Pepper is an experiment of mine to simplify code editing from the terminal. It’s mission is to be a minimal and fast code editor with an orthogonal set of both editing and navigation features.

# goals

- Small set of editing primitives
- Mnemonic and easy to reach default keybindings (assuming a qwerty keyboard)
- Require minimal effort to navigate and explore a workspace
- Cross-plaftorm (Windows, Linux, BSD, Mac)
- Extensible through external cli tools
- Be as fast and reponsive as possible

# non goals

- Support every possible workflow (it will never get close to feature parity with vim or emacs)
- Have complex ui (like breadcumbs, floating windows, extra status bars, etc)
- Multiple viewports (you can open multiple clients and they’ll be connected)
- Undo tree
- Support for text encodings other than UTF-8
- Fuzzy file picker (you can integrate with fzf, skim, fd, etc)
- Workspace wide search (you can integrate with Grep, Ripgrep, etc)
- Having any other feature that could be better implemented by integrating an external tool

# features

- everything is reachable through the keyboard
- modal editing
- multiple cursors
- caret style cursors (cursors can move past last line character and text is always inserted to its left)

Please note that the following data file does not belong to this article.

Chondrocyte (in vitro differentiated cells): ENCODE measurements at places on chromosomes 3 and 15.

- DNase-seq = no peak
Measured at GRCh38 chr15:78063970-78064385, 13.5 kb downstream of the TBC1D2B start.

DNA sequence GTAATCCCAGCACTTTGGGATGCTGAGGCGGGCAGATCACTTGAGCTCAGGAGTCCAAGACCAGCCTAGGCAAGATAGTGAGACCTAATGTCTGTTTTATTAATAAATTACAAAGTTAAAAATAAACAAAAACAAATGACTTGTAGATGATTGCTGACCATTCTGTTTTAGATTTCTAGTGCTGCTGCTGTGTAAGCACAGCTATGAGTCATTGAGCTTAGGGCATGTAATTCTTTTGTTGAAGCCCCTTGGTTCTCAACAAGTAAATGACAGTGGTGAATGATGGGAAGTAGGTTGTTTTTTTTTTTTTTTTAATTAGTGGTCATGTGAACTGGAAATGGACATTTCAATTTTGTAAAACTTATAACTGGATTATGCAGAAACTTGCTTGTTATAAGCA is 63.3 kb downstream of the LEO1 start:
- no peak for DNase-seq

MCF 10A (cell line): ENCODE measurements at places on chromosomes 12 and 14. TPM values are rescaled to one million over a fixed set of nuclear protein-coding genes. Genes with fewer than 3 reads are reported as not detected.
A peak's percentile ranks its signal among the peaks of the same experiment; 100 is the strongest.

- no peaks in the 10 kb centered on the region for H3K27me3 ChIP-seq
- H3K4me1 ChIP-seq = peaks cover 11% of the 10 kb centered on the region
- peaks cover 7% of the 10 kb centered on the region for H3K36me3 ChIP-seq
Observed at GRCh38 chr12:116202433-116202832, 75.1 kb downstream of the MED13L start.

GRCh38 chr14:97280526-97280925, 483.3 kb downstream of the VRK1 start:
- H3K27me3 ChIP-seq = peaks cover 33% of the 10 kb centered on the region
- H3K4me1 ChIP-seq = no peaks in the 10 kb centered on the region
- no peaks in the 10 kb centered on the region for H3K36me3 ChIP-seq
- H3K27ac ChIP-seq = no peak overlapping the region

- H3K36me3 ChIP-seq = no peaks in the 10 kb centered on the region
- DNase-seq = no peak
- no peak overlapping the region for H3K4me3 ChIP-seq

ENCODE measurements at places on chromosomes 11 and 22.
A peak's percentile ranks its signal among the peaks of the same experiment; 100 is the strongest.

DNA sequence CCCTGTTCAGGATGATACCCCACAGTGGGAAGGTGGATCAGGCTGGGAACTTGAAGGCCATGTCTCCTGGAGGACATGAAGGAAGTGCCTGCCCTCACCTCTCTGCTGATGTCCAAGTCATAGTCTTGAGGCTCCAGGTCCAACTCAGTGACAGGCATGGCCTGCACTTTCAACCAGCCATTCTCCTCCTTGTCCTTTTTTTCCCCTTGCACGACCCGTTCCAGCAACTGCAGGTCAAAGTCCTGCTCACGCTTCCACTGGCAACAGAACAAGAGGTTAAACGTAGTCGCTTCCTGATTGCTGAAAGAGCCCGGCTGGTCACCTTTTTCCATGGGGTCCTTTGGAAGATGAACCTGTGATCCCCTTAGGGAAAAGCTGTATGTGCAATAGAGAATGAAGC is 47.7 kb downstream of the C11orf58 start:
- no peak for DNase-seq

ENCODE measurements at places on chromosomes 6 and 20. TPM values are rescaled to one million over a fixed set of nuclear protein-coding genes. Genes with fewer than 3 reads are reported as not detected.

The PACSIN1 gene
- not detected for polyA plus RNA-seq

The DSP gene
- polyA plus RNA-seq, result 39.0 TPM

- text-object selection
- keyboard macros
- client/server architecture
- simple syntax highlighting
- language server protocol

# philosophy

In the spirit of,
all features are coded from scratch using simple stable Rust code.
These are the only external crates being used in the project:
- `winapi` (windows-only): needed to implement windows platform layer
- `libc` (unix-only): needed to implement unix platform layer

# modal editing

Pepper is modal which means keypresses do different things depending on which mode you’re in. However, it’s also designed to have few modes so the overhead is minimal. Most of the time, users will be in either normal or insert mode.

## comparing to vim

Like Vim, you have to actively start text selection. However, unlike it, you can also manipulate selections in normal mode. Also, there’s no ‘action’ then ‘movement’. There’s only selections and actions. That is, d will always only delete selected text. If the selection was empty, it does nothing.

Pepper expands on Vim’s editing capabilities by supporting multiple cursors. This enables you to make several text transformations at once. Also, cursors behave like carets instead of blocks and can always go one-past-last-character-in-line.

## comparing to kakoune

Like Kakoune, you can manipulate selections while in normal mode and actions always operate on selections. However, unlike it, normal mode remembers if you’re selecting text or nor (think a pseudo-mode). This way, there’s no need for extra alt- based keybindings.

Pepper is heavily inspired by Kakoune’s selection based workflow and multiple cursors. However its cursors behave like caret ranges instead of block selections. That is, the cursor is not a one-char selection but only a visual cue to indicate the caret location.